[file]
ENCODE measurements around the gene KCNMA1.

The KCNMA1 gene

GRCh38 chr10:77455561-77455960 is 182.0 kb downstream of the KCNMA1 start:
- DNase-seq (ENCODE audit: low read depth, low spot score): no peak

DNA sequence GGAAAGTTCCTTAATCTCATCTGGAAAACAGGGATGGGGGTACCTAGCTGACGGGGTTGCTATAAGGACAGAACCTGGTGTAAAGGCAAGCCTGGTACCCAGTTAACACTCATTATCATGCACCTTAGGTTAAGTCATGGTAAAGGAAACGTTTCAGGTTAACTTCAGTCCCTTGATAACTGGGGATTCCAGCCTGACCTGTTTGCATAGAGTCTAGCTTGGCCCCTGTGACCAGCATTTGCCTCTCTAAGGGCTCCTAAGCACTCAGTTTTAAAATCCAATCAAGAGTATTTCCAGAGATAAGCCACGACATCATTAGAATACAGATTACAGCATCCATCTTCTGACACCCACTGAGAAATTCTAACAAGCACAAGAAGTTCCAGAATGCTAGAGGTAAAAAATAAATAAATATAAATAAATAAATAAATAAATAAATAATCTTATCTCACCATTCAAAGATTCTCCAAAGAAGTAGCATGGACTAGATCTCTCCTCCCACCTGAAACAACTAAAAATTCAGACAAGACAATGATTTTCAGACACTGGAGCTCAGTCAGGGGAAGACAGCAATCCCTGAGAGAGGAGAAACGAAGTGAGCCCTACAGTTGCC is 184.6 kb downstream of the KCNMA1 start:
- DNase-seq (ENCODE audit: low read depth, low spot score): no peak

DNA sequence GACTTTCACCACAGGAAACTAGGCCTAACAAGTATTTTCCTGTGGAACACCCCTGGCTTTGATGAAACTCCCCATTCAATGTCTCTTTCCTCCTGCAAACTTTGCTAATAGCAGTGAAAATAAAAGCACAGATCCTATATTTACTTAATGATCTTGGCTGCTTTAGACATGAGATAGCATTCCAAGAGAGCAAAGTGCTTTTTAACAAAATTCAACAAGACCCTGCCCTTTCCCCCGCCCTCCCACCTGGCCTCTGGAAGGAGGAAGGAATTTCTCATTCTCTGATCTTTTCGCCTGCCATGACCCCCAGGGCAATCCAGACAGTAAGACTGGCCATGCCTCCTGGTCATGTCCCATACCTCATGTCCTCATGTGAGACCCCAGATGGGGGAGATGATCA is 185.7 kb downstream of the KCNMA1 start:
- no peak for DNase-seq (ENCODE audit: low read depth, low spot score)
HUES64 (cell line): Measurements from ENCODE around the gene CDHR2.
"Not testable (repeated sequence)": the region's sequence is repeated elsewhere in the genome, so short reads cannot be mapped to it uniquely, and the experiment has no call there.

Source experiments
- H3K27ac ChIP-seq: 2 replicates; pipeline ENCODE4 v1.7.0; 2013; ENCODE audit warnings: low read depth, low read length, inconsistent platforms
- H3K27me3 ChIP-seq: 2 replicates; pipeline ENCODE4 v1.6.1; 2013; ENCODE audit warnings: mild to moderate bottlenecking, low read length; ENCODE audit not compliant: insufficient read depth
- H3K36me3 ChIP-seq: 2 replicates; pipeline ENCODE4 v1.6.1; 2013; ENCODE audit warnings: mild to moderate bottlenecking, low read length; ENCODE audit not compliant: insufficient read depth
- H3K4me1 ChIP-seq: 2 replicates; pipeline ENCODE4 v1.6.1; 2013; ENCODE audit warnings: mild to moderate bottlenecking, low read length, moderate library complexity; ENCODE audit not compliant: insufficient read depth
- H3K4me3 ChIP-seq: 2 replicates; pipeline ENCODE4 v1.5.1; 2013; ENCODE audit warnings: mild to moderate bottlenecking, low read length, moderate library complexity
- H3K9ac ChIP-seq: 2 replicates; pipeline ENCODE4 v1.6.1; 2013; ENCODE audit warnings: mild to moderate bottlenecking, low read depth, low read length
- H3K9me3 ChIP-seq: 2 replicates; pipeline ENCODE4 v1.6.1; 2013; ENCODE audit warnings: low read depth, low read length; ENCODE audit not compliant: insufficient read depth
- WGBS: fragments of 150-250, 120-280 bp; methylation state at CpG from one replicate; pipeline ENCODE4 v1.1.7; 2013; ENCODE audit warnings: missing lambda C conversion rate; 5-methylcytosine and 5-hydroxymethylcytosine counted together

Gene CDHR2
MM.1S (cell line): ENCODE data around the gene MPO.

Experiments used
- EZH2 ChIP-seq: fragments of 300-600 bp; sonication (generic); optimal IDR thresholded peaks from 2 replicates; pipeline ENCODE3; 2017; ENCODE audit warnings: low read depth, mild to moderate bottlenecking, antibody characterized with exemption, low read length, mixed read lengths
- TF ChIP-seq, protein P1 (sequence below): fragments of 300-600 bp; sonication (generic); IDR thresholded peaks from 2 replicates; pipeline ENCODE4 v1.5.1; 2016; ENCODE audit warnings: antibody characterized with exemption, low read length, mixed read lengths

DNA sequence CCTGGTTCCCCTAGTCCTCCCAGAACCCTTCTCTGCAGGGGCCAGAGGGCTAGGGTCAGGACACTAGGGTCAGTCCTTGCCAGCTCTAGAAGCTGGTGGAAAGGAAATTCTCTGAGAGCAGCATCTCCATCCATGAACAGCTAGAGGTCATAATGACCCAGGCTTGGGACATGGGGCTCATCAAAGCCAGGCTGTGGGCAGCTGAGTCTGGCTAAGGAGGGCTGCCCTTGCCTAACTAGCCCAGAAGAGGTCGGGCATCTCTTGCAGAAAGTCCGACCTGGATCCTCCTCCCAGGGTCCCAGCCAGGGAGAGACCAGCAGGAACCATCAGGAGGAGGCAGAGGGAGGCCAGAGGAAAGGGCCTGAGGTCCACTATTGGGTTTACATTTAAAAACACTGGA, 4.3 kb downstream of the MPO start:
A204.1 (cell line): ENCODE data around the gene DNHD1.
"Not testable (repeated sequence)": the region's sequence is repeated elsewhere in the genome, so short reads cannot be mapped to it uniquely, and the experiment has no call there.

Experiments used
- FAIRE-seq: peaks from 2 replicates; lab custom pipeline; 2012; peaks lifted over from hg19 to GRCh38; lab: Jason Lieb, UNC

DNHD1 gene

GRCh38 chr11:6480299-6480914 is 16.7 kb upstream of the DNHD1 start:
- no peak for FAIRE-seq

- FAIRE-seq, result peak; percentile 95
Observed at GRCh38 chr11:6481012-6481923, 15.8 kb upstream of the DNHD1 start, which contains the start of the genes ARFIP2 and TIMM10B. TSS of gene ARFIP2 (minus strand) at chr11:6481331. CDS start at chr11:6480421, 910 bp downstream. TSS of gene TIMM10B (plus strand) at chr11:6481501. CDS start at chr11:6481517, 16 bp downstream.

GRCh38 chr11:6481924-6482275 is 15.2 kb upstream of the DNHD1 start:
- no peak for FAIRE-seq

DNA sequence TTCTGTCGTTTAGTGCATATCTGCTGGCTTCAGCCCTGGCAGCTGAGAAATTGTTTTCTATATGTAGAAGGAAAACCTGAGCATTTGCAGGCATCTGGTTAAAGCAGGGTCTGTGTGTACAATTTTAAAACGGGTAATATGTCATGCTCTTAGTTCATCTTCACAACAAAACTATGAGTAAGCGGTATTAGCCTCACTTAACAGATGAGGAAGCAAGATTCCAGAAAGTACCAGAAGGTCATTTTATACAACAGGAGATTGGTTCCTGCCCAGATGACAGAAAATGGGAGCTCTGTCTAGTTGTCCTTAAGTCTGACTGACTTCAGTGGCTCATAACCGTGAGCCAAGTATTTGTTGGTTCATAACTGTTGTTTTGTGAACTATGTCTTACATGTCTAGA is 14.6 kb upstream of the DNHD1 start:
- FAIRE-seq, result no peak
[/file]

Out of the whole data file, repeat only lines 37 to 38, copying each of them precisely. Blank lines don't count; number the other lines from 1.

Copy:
DNA sequence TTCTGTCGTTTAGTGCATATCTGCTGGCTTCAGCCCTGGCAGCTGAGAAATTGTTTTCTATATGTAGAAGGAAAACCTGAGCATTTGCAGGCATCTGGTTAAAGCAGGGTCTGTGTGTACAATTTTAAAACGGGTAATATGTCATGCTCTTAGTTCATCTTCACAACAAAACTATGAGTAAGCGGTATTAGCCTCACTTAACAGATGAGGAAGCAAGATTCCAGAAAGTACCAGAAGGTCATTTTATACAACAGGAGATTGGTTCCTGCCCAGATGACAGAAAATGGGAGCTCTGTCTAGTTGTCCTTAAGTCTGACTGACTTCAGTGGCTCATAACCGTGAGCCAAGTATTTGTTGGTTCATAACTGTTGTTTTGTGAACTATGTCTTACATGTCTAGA is 14.6 kb upstream of the DNHD1 start:
- FAIRE-seq, result no peak